Having a dietary supplement as a daily routine is a common thing in modern lifestyle. People do it to stay fit and healthy. The market is flooded with so many dietary supplements, lot of health claims are made about their benefits, however are they really safe and effective? This article is to analyze the information about dietary supplements, the safety considerations, and other unknown facets of Supplements.
Dietary Supplements – Key Points
- There is a huge difference between over-the-counter drugs and dietary supplements. The FDA (federal) regulations for dietary supplements are far simple and a dietary supplement does not have to prove a product’s safety and effectiveness before it is marketed to the people unlike prescription and over-the-counter drugs.
- Dietary supplements may contain ingredients that are not listed on the label.
- One should not hide anything from their health care provider, including things like alternative practices or dietary supplements. Such a practice will make sure of a coordinated and safe care.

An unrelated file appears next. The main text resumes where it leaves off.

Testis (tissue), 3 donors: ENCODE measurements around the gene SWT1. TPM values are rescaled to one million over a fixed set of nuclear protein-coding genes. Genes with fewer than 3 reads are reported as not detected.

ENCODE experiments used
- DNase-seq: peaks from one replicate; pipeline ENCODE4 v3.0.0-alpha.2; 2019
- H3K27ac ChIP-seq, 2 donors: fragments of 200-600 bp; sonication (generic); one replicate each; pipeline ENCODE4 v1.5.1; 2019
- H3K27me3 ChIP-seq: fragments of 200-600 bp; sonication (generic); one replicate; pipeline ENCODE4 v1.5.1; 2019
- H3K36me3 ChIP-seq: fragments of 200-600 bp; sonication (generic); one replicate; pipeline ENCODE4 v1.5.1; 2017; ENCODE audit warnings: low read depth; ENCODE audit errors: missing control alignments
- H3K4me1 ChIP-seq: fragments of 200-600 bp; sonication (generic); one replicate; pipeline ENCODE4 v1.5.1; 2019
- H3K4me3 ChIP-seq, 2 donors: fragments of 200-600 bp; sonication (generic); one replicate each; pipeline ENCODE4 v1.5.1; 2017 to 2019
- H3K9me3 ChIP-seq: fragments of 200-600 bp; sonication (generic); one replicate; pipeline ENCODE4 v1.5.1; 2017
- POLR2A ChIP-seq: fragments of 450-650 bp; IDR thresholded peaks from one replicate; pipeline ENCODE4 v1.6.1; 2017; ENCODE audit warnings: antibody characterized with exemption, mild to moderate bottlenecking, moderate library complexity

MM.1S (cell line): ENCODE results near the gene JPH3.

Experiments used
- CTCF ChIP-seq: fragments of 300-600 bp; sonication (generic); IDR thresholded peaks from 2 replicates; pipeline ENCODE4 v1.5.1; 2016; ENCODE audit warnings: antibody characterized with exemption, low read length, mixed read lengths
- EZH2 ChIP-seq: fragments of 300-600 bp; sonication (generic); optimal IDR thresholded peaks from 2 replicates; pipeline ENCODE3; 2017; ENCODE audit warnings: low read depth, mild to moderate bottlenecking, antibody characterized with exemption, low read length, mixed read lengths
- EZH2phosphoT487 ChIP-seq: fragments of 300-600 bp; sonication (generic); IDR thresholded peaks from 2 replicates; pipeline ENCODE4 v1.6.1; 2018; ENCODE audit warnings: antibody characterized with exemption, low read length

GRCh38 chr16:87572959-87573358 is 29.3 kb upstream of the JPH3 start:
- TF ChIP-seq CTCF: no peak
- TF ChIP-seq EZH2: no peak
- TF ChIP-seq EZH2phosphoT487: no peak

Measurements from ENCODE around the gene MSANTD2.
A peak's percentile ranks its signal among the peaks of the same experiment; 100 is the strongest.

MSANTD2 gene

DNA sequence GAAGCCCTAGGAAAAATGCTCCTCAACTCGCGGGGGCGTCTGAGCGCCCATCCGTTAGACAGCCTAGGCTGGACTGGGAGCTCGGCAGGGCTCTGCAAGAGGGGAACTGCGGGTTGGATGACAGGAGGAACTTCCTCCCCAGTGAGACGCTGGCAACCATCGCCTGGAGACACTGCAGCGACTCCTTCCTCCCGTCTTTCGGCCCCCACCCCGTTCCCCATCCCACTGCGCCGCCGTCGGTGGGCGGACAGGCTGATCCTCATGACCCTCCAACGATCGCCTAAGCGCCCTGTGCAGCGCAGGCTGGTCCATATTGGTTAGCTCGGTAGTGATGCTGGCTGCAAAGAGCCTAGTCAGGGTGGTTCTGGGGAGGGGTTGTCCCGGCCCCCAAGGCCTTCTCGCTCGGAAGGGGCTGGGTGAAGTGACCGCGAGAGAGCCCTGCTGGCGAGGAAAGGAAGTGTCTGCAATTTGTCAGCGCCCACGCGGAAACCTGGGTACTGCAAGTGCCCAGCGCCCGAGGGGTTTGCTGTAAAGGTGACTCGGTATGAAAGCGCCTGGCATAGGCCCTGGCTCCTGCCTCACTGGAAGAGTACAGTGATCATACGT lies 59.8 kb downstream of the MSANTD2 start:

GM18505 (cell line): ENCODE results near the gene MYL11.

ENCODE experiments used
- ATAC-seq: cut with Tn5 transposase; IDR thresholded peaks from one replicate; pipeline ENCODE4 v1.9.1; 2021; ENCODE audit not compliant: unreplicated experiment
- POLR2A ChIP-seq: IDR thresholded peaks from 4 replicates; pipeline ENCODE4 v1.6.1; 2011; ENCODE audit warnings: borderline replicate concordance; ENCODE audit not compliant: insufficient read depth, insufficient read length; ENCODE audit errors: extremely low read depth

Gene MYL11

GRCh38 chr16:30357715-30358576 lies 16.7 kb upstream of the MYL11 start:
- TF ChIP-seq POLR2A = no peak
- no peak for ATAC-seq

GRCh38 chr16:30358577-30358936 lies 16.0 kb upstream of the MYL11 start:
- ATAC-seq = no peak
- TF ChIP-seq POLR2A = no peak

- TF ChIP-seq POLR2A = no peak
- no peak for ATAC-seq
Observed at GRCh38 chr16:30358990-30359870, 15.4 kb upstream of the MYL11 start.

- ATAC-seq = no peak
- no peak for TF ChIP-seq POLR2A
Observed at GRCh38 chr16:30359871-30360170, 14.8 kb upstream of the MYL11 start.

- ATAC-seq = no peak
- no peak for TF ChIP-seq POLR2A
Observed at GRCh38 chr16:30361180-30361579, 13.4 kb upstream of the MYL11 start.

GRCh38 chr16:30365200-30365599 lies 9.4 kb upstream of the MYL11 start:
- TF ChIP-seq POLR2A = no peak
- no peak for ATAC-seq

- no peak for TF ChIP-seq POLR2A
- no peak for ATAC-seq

- Not many people know that the dietary supplement that they take can interact with their medications. People should get reliable information from trusted sources before opting for supplements. For instance kiwi supplements are blood thinners, hence should not be consumed before a heart surgery. Acai supplements should not be taken before an MRI scan as it can change the results. A lot of supplements can interact with the medications.
Definition of “Dietary Supplements”:
A law passed in 1994 by the Congress named “Dietary Supplement Health Education Act (DSHEA) defines the term Dietary supplements. Acording to that law a dietary supplement can be defined as a product that:
- Is intended to supplement the diet
- Contains one or more dietary ingredients (including vitamins, minerals, herbs or other botanicals, amino acids, and certain other substances) or their constituents
- Is intended to be taken by mouth, in forms such as tablet, capsule, powder, softgel, gelcap, or liquid
- Is labeled as being a dietary supplement.
- [highlight]Herbal supplements are one type of dietary supplement. An herb is a plant or plant part (such as leaves, flowers, or seeds) that is used for its flavor, scent, and/or therapeutic properties. “Botanical” is often used as a synonym for “herb.” An herbal supplement may contain a single herb or mixtures of herbs.[/highlight][/starlist]
Research has proven that several dietary and herbal supplements are effective in preventing or treating diseases. For example, scientists have found that folic acid (a vitamin) prevents certain birth defects, and a regimen of vitamins and zinc can slow the progression of the age- related eye disease macular degeneration. Also, calcium and vitamin D supplements can be helpful in preventing and treating bone loss and osteoporosis (thinning of bone tissue).